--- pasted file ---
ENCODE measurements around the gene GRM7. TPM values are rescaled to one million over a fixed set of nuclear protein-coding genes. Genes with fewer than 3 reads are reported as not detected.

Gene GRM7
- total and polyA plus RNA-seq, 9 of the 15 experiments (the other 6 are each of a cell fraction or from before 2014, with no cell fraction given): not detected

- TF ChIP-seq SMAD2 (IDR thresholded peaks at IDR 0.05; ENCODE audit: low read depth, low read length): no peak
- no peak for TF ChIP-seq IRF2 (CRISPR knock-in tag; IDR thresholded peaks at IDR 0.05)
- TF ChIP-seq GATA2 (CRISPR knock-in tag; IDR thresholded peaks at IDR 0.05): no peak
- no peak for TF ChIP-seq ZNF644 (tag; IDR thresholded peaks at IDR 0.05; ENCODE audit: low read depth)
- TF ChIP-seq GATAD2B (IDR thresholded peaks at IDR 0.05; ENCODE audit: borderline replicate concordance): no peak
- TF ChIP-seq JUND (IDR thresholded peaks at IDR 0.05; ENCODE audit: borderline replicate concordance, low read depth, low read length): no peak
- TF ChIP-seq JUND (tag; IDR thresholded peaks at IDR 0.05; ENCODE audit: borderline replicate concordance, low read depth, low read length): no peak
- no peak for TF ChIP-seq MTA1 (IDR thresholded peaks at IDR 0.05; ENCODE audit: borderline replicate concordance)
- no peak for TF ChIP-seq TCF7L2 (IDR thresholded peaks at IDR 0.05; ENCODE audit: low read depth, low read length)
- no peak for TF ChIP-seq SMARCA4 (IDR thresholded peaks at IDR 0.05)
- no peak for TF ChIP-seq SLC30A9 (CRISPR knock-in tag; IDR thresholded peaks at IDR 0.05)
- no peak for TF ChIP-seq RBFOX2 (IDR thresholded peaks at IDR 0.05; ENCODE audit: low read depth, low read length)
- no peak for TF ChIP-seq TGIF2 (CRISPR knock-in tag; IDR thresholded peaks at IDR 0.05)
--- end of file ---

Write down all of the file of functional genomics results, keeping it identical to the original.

ENCODE measurements around the gene GRM7. TPM values are rescaled to one million over a fixed set of nuclear protein-coding genes. Genes with fewer than 3 reads are reported as not detected.

Gene GRM7
- total and polyA plus RNA-seq, 9 of the 15 experiments (the other 6 are each of a cell fraction or from before 2014, with no cell fraction given): not detected

- TF ChIP-seq SMAD2 (IDR thresholded peaks at IDR 0.05; ENCODE audit: low read depth, low read length): no peak
- no peak for TF ChIP-seq IRF2 (CRISPR knock-in tag; IDR thresholded peaks at IDR 0.05)
- TF ChIP-seq GATA2 (CRISPR knock-in tag; IDR thresholded peaks at IDR 0.05): no peak
- no peak for TF ChIP-seq ZNF644 (tag; IDR thresholded peaks at IDR 0.05; ENCODE audit: low read depth)
- TF ChIP-seq GATAD2B (IDR thresholded peaks at IDR 0.05; ENCODE audit: borderline replicate concordance): no peak
- TF ChIP-seq JUND (IDR thresholded peaks at IDR 0.05; ENCODE audit: borderline replicate concordance, low read depth, low read length): no peak
- TF ChIP-seq JUND (tag; IDR thresholded peaks at IDR 0.05; ENCODE audit: borderline replicate concordance, low read depth, low read length): no peak
- no peak for TF ChIP-seq MTA1 (IDR thresholded peaks at IDR 0.05; ENCODE audit: borderline replicate concordance)
- no peak for TF ChIP-seq TCF7L2 (IDR thresholded peaks at IDR 0.05; ENCODE audit: low read depth, low read length)
- no peak for TF ChIP-seq SMARCA4 (IDR thresholded peaks at IDR 0.05)
- no peak for TF ChIP-seq SLC30A9 (CRISPR knock-in tag; IDR thresholded peaks at IDR 0.05)
- no peak for TF ChIP-seq RBFOX2 (IDR thresholded peaks at IDR 0.05; ENCODE audit: low read depth, low read length)
- no peak for TF ChIP-seq TGIF2 (CRISPR knock-in tag; IDR thresholded peaks at IDR 0.05)